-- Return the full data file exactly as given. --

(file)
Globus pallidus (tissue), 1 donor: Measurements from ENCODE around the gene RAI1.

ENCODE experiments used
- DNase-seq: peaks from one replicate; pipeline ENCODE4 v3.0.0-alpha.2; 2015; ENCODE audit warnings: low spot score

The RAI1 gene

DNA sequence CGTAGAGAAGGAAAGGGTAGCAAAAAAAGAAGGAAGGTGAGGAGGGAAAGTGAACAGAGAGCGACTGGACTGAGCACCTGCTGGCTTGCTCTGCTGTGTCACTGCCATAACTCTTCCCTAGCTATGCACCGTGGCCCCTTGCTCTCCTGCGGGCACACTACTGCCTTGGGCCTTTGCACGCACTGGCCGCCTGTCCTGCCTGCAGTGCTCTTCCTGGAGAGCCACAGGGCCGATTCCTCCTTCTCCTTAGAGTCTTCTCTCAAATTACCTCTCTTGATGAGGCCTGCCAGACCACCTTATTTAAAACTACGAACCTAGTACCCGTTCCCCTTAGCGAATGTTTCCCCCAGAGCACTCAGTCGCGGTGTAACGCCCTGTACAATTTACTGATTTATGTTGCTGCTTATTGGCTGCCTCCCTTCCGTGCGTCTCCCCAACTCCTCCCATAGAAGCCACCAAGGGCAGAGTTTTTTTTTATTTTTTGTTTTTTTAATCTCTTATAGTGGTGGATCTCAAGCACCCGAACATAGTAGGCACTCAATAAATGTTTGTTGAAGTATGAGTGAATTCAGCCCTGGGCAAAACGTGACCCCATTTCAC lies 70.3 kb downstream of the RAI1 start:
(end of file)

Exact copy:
Globus pallidus (tissue), 1 donor: Measurements from ENCODE around the gene RAI1.

ENCODE experiments used
- DNase-seq: peaks from one replicate; pipeline ENCODE4 v3.0.0-alpha.2; 2015; ENCODE audit warnings: low spot score

The RAI1 gene

DNA sequence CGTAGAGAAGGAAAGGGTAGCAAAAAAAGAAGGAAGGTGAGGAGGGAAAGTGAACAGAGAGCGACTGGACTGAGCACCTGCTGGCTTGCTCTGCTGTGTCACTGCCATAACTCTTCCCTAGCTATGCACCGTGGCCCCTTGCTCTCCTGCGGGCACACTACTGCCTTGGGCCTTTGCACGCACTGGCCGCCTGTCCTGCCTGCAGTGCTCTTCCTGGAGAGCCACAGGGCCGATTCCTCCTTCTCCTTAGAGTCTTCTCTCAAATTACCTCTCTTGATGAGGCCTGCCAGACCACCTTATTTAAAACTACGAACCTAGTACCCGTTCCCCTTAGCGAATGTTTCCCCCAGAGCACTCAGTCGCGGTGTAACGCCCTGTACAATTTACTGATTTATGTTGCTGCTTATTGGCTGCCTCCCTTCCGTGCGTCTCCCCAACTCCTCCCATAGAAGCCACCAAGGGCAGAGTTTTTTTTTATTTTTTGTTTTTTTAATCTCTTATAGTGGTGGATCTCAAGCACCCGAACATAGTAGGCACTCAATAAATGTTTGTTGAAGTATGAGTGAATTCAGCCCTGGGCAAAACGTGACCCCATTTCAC lies 70.3 kb downstream of the RAI1 start: